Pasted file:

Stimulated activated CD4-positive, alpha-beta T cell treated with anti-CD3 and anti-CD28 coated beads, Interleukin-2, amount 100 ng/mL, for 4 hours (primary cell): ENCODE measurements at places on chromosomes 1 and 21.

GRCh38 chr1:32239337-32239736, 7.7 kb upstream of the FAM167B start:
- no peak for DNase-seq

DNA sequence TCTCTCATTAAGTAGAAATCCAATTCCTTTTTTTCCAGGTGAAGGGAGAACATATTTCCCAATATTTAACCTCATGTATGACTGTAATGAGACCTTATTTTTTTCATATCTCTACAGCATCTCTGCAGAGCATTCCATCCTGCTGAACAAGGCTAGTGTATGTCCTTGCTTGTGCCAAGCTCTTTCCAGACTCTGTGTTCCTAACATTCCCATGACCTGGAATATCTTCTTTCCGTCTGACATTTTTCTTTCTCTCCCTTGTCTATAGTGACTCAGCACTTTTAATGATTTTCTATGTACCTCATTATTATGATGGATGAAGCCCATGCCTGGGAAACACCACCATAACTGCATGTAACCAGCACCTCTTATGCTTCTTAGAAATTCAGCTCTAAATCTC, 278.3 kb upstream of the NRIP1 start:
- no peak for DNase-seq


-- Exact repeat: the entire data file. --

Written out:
Stimulated activated CD4-positive, alpha-beta T cell treated with anti-CD3 and anti-CD28 coated beads, Interleukin-2, amount 100 ng/mL, for 4 hours (primary cell): ENCODE measurements at places on chromosomes 1 and 21.

GRCh38 chr1:32239337-32239736, 7.7 kb upstream of the FAM167B start:
- no peak for DNase-seq

DNA sequence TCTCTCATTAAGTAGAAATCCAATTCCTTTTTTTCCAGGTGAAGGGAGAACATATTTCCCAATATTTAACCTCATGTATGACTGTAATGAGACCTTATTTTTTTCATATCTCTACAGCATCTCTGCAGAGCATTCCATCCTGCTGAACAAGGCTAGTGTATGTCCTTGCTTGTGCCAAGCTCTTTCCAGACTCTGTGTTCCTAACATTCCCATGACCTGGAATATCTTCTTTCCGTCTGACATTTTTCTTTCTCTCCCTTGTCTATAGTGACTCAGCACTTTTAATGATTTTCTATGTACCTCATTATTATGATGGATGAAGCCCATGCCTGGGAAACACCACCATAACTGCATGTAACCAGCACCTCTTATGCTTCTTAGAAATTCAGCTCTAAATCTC, 278.3 kb upstream of the NRIP1 start:
- no peak for DNase-seq